Impact of Perinatal Depressive and Anxiety Symptoms and Infant Temperament on Exclusive Breastfeeding: A Cohort Study in Malaysia
Hashima E Nasreen, Jamalludin Ab Rahman, Hafizah Binti Pasi, Mohd Aznan Md Aris, Razman Mohd Rus, Maigun Edhborg.
Methods: We used data from a perinatal mental health cohort study conducted in health
clinics in two states of Malaysia. Edinburgh Postnatal Depression Scale (EPDS) and anxiety
subscale of Depression, Anxiety and Stress Scale (DASS) were completed by 524 parents
at late pregnancy and 6 months postpartum, while the Infant Characteristic Questionnaire
and information on exclusive breastfeeding were completed by 524 mothers at 6 months
Results: Mothers’ postpartum depressive symptoms (PDS) at 6 months were associated with shorter duration of exclusive breastfeeding, but not the postpartum anxiety symptoms (PAS). Mothers with persistent depressive and anxiety symptoms ceased exclusive breastfeeding earliest. Mothers’ perceptions of infant temperament and its subscales were negatively associated with exclusive breastfeeding duration only in depressed mothers, but not in non-depressed, anxious, and non-anxious mothers. Therefore, mothers’ PDS, not PAS, moderated the association between mothers’ perceptions of infant temperament and the duration of exclusive breastfeeding.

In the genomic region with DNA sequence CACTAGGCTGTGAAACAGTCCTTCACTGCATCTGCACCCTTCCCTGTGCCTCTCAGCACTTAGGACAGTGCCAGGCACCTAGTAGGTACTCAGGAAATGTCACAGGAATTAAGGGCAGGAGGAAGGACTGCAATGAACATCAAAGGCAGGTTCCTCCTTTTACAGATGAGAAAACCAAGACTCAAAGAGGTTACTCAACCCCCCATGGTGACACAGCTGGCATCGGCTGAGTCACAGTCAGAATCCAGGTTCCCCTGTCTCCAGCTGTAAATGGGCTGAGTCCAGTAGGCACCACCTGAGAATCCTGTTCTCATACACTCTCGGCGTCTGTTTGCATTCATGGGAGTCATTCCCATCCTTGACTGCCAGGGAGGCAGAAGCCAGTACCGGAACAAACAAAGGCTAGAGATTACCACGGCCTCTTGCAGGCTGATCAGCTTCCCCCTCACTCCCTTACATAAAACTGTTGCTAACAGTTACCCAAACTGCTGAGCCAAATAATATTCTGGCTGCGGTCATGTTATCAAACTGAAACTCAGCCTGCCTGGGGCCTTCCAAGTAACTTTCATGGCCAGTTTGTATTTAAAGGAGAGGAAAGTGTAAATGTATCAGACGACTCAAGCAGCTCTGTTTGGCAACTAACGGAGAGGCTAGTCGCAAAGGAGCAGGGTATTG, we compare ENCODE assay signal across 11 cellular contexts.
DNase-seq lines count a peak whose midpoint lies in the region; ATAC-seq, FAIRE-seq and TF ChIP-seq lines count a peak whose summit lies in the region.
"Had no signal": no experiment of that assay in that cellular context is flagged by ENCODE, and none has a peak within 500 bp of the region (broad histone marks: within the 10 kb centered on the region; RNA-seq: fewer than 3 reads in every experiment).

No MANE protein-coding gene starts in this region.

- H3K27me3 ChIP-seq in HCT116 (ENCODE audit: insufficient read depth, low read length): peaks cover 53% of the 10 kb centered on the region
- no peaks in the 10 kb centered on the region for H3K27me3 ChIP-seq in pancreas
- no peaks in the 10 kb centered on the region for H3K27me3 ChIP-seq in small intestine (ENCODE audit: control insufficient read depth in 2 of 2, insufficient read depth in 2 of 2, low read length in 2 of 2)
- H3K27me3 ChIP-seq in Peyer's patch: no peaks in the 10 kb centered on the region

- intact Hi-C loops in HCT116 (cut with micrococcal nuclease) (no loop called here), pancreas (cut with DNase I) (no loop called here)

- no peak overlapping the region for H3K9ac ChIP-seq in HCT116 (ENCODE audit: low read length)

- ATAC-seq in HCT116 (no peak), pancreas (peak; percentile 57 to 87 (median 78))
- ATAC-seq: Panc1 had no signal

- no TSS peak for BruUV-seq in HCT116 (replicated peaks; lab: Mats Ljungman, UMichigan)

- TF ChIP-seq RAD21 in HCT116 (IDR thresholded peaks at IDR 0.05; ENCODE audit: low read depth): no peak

Conclusion: The results signify the need to address maternal mental health in early postpartum and healthcare professionals should consider the role of maternal depression when working with mothers who report their infants as temperamentally challenging.